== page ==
Duke’s nationally ranked cancer experts detect and treat cancer that occurs in the ovaries. Our gynecologic oncologists are specialists in treating women with cancers that affect their reproductive system. We understand the impact ovarian cancer has on your fertility, sexual function, psychological health and your family. We draw upon the latest research findings and our ongoing clinical trials to ensure your ovarian cancer is found early, and create the most effective treatment plan for the stage and type of your ovarian cancer.
Gynecologic specialists in ovarian cancer
Many concerns may run through your mind if you suspect you have ovarian cancer. Having a gynecologic oncologist as part of your medical team ensures you receive the best care available. Our gynecologic oncologists — obstetricians/gynecologists (OB-GYNs) who complete additional years of training in cancers of the female reproductive system — work with women with gynecologic cancers every day.
We take your age, health, desire to have children, and the size and stage of your ovarian cancer into consideration when recommending treatment options. We use our training and experience to tailor treatment options to minimize the impact on your fertility and sexuality. If surgery is needed, we have the expertise to perform complex procedures on the reproductive system. Our goal is to detect ovarian cancer early, tailor your treatment, and increase your chances for a positive, long-term outcome.
Choose Duke for your ovarian cancer treatment because we offer:
- Nationally ranked cancer program. We are consistently ranked among the best cancer programs in the nation by U.S. News & World Report. In addition, as a National Cancer Institute-designated Comprehensive Cancer Center, our ovarian cancer team is recognized for exploring new therapies through ongoing clinical trials. We are also part of the National Comprehensive Cancer Network (NCCN), an alliance of the nation’s leading cancer centers dedicated to improving care for our patients.
- Access to our clinical trials. You may be eligible to participate in our ongoing clinical trials, which explore new therapies including chemotherapy drugs that slow or kill cancer cells, immunotherapy drugs that boost your body’s ability to fight cancer, and biologic therapies that block your body's ability grow cancer cells.
- Specialists in female reproductive system cancers. Studies show significant survival benefits exist when women with reproductive system cancers are cared for by gynecologic oncologists.
- Fertility services for cancer survivors. If you are concerned about the impact of treatment on your fertility, experts at the Duke Fertility Center will work closely with you to discuss fertility preservation treatments, which may include egg freezing, tissue banking, and experimental options that are available through our ongoing clinical trials.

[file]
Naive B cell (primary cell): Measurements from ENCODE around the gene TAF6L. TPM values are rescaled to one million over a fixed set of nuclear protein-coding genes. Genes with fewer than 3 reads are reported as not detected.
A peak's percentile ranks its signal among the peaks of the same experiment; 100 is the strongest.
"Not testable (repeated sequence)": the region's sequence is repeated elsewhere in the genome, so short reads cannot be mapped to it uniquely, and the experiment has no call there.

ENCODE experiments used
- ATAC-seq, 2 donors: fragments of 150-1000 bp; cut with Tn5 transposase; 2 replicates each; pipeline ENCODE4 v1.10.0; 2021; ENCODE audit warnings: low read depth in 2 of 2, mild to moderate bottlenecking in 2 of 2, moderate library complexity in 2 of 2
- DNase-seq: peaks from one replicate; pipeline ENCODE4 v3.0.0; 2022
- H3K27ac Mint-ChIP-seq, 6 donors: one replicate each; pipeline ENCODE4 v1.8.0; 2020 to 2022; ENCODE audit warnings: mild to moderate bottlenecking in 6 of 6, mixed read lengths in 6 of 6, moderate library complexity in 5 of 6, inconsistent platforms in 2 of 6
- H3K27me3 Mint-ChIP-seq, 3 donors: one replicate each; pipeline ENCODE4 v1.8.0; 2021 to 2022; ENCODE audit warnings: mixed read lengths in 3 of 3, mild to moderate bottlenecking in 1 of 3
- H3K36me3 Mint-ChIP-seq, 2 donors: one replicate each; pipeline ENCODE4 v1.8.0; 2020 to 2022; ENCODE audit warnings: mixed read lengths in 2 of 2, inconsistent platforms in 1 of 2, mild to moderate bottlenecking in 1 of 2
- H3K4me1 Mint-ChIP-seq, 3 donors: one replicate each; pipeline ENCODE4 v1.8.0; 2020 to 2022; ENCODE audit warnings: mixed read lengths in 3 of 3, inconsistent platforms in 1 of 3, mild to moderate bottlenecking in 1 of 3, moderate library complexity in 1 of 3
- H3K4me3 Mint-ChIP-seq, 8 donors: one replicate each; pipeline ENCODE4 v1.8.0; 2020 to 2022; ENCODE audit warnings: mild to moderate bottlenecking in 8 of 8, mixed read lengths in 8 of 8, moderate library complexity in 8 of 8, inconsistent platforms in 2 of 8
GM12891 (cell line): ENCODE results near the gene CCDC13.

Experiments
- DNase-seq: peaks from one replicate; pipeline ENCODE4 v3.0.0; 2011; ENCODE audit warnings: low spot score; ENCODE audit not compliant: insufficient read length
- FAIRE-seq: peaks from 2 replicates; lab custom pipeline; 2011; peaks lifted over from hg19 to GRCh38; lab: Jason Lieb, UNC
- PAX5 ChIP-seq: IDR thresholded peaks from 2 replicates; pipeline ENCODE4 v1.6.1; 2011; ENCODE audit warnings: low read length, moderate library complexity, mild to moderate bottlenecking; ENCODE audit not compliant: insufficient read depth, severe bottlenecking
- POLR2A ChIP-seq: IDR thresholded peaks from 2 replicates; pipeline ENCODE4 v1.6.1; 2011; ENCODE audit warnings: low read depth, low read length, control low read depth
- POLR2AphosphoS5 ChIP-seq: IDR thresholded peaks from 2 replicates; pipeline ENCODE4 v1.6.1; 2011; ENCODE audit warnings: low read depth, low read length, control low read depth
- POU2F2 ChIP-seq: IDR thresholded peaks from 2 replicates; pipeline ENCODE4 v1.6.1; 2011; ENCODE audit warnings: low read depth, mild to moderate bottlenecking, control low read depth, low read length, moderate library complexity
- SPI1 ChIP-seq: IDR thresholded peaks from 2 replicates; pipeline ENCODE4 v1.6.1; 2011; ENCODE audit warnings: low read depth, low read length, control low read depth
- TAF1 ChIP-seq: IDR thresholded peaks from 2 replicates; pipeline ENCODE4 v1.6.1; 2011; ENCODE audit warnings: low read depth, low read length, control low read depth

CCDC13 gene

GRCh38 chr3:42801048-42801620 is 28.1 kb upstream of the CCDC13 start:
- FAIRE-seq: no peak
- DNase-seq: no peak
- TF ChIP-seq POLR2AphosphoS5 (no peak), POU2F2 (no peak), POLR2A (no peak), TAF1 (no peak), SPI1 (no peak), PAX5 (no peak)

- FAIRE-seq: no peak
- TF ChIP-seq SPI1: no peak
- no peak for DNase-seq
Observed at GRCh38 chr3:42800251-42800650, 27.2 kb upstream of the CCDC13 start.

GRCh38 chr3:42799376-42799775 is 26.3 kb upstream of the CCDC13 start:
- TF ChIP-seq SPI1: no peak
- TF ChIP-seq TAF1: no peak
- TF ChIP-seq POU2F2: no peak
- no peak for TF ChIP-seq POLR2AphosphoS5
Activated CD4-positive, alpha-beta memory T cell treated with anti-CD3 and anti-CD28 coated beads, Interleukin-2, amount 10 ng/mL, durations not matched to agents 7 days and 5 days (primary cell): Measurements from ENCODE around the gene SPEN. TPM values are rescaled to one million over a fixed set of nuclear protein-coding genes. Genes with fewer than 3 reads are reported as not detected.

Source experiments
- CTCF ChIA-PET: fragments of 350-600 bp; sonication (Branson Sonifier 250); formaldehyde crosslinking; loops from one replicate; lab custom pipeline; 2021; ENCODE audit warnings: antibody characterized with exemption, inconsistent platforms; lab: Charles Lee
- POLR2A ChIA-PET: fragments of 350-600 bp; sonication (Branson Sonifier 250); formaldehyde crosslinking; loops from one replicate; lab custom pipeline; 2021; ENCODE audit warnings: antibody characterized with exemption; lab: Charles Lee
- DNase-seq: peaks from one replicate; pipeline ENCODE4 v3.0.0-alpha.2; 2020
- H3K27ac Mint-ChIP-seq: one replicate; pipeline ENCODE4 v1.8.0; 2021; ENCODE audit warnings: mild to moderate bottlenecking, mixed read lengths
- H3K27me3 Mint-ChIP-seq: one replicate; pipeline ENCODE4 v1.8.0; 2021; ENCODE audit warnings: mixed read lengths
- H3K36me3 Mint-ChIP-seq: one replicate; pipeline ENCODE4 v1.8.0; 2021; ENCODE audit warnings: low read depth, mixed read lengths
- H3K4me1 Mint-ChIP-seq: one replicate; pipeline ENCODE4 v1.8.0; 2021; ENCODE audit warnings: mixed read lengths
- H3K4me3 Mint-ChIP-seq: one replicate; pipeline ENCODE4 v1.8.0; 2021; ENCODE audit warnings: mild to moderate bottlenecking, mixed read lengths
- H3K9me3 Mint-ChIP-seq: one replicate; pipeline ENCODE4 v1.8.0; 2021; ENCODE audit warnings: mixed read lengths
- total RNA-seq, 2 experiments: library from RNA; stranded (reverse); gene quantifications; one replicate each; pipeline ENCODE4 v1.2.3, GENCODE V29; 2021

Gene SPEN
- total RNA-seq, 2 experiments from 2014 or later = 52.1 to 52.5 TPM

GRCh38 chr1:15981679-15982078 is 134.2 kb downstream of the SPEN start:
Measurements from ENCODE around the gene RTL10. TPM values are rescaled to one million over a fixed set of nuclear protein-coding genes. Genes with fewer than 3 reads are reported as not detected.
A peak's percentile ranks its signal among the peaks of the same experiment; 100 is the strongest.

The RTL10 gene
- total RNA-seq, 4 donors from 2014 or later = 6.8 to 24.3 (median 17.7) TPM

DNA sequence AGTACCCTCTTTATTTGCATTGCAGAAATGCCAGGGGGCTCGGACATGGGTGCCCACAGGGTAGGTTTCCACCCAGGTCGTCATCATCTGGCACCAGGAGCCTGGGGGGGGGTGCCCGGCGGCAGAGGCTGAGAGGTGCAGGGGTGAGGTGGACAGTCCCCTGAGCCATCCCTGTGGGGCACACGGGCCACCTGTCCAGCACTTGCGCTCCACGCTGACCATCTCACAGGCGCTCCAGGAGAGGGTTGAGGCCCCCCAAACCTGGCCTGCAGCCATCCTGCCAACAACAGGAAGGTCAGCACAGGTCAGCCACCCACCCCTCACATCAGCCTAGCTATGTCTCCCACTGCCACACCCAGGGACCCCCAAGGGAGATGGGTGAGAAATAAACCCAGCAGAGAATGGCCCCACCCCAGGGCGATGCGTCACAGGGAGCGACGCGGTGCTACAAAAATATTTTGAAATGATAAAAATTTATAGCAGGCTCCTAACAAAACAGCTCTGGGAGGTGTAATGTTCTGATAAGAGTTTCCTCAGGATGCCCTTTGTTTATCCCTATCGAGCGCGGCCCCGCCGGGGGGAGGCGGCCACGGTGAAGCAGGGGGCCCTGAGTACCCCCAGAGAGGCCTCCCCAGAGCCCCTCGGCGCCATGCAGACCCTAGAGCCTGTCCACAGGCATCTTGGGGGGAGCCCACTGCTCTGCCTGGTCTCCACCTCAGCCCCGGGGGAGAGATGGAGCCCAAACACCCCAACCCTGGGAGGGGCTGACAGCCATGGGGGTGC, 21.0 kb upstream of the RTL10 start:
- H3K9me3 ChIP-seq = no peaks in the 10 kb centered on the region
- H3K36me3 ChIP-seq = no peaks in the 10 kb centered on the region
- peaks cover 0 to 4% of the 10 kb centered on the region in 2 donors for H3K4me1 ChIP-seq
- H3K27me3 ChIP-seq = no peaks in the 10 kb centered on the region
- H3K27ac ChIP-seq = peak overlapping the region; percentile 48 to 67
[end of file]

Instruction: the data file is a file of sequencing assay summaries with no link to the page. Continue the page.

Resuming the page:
- Hereditary cancer clinic. The genetic counselors in our hereditary cancer clinic work with you if your family history puts you at increased risk of developing ovarian cancer. We also screen for the presence of genes, including BRCA1 and/or BRCA2, that may increase your risk of of developing ovarian cancer.
- Convenient appointments. We schedule your appointments quickly and try to coordinate your visit to be as efficient as possible. This means scheduling time with your ovarian cancer team and arranging any necessary imaging and lab work in one convenient location, often during your first visit.
- Comfortable, caring environment. Our new Duke Cancer Center features a resource center for patients, spacious waiting areas, a Quiet Room, large infusion rooms, and a rooftop garden area where patients — based on their treatment regimen — can receive chemotherapy outdoors.
- Support for your whole being. Our comprehensive cancer support services range from helping patients minimize the side effects of treatment to coping with the emotional and psychological effects of diagnosis and treatment. Our ovarian cancer survivorship clinic also pulls together a range of resources specially designed to help survivors after treatment ends. View all of our gynecologic cancer support groups in our event calendar.
Often the primary treatment for ovarian cancer. The extent of surgery will depend on your stage and type of cancer. Your surgeon may remove the cancer, ovary or ovaries, and possibly lymph nodes if the cancer has spread. When possible, your surgeon will try to preserve fertility by removing only one ovary and leaving your uterus.
Surgical removal of larger, more advanced cancer through the abdomen. May include removal of the uterus, fallopian tubes and nearby lymph nodes. When cancer has spread to surrounding organs, such as the colon, they may also be removed. Our gynecologic oncologists are specially trained to perform this procedure, which reduces the likelihood that you will need repeat surgeries.
Kills ovarian cancer cells that may remain after surgery. Chemotherapy is usually given intravenously In some cases, concentrated chemotherapy is administered directly to the abdominal cavity through a catheter or port inserted through your abdomen.
Performed to feel for masses in the ovaries, vaginal area, cervix, uterus, fallopian tubes, and rectum.
Checks levels of CA 125, a protein made by ovarian cancer cells.
Transvaginal ultrasound, X-ray, CT, MRI and PET scans may be used to create high-quality images of your uterus and surrounding organs. Used to pinpoint the location of your tumor and whether it has spread.
Removes a small amount of tissue for examination under a microscope. Tissue may be removed through a small, lighted tube called a laparoscope, or during surgery.